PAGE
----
That’s really a great initiative and we can’t help but ask despite the unimaginable difficulties in the country, how did you manage to start the project in Libya?

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EG
Of course we have a great team who organized that and thankfully we have all the contacts, and of course we tried to help those young people to have the access to the programme. When it was possible I remember, just before the pandemic, we managed to make the list of selection of the young Libyan candidates to go to New York for the talk at the UN Headquarter, one of our longstanding partners. They asked the UN General Secretary how youth can be an actor of promoting peace. Therefore, we have proved that we have such an exceptional number of bright and accomplished young Libyans – in this case there were two presenting at the event with one particularly distinguished young lady. What we do basically is organize the meetings with high-ranked personalities to enhance their experience, and we take care of the visa arrangements. This process happens after the selection made by our national-level network, and of course they made the final cut because they met the standard based on our specific criteria.

Did you have any interesting experiences in handling your program in other problematic areas or perhaps the dangerous zones in a literal sense?

EG
We have our initiatives in places such as Lebanon and Jordan that are familiar to extreme political problems that they would normally face, especially right now with the problems of migration of people coming from Syria and Iraq. What we try to do is to have our programs which continue to give hope to these young people. We also work on the issue of media literacy because we believe they need to know how to handle and use the information, especially to enable them to distinguish between fake news and facts, and also to encourage them to learn to express themselves in the media as it is very critically important because when we talk about fighting hate speech or radicalization. It is always more efficient to give youngsters the platform where young people speaking to other young people than to have official messages passed through social networks or even any classic media.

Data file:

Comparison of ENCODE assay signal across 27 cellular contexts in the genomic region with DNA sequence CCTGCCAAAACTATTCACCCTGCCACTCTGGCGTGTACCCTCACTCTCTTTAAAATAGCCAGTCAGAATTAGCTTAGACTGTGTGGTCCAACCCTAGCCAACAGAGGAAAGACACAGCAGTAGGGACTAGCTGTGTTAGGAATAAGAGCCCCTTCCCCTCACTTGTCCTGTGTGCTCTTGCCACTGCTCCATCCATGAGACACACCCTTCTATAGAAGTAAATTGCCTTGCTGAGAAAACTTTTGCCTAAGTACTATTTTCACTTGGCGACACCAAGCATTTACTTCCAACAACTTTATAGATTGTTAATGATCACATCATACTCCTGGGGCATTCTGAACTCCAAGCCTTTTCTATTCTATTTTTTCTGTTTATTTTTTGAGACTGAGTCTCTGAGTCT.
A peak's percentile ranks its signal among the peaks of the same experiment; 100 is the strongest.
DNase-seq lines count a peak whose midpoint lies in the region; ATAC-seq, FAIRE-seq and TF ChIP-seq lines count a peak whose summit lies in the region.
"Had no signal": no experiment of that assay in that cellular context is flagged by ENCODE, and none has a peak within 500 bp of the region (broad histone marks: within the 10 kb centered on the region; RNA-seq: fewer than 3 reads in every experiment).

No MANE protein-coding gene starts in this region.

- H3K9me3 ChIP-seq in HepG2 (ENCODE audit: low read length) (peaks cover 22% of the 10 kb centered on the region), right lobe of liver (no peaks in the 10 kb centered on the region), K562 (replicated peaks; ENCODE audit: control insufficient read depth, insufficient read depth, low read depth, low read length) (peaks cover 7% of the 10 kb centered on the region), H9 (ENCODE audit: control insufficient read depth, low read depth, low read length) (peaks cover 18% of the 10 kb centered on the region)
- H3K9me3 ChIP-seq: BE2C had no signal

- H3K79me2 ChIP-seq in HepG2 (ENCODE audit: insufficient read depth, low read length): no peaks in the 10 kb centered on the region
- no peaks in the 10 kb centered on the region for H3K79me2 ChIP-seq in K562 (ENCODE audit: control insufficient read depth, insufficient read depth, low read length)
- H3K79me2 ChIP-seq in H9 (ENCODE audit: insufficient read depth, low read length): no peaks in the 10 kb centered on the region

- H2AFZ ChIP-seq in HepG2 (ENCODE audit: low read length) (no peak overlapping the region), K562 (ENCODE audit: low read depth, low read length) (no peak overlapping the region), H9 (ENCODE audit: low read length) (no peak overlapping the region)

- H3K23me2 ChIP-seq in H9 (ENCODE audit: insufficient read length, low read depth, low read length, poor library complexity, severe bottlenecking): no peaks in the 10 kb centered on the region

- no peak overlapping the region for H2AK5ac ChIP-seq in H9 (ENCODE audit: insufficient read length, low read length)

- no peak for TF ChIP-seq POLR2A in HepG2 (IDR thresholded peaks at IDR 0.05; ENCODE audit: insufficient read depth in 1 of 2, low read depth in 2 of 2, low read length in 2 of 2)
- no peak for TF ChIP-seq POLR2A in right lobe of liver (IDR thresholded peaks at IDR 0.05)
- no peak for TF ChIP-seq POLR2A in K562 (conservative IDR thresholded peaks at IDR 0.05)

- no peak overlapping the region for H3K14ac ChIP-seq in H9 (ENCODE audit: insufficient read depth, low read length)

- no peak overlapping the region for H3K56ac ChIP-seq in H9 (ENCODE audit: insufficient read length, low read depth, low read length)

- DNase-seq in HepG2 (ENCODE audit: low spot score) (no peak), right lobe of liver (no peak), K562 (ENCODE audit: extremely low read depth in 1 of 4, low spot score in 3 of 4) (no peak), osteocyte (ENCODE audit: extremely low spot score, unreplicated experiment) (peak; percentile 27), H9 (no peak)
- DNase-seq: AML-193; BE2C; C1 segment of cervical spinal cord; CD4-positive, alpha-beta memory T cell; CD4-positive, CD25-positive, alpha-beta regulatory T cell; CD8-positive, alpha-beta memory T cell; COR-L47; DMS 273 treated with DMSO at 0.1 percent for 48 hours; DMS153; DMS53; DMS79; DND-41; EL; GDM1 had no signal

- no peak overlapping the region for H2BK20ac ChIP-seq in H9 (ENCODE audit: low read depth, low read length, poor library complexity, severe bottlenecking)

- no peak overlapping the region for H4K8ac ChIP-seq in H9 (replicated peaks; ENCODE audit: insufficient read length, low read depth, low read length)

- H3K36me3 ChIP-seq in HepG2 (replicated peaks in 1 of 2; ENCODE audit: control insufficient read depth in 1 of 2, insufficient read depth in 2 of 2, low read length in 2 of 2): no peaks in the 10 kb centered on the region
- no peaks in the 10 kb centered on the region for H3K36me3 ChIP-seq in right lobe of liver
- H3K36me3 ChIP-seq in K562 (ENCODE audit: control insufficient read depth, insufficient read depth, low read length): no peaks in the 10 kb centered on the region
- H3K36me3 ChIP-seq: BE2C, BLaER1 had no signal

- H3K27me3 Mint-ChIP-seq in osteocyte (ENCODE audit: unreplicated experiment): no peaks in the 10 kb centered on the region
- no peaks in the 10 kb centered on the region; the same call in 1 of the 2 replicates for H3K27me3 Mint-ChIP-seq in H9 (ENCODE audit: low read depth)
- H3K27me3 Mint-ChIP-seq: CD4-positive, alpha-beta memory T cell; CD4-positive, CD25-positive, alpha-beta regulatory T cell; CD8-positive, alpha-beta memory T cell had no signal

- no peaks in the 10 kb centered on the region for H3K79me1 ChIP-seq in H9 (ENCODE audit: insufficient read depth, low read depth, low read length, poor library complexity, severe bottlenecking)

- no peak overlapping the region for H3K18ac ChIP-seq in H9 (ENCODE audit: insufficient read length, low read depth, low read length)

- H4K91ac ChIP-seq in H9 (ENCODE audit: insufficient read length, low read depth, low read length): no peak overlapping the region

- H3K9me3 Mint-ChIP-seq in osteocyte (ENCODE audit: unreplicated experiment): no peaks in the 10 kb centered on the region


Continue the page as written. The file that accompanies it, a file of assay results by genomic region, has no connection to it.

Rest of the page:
So, in that sense, you affirmed the notion that the youth are the agents of change for a better and positive future?

EG
We are, of course, very respectful of diversity, but the ALF believes that the whole balance of humanity is really invested in the interest of respecting the values of humanity – in many ways we share this mutual understanding that is proven a useful tool of communication. So, what we try to do is to empower young men and young women – because we need to begin the conversations on raising awareness of gender equality – to encourage them to express themselves, to know the problems in their surroundings as a part of local and global citizen. So, they are no longer silenced or afraid to say what is important for them. In a retrospective, this is of course a sort of form of respect to the values of humanity.

Speaking of female empowerment and emancipation, which roles and which areas do you think these young women are able to fill in – as we know in places like Syria and Jordan where the situations are generally unfavorable for women?

EG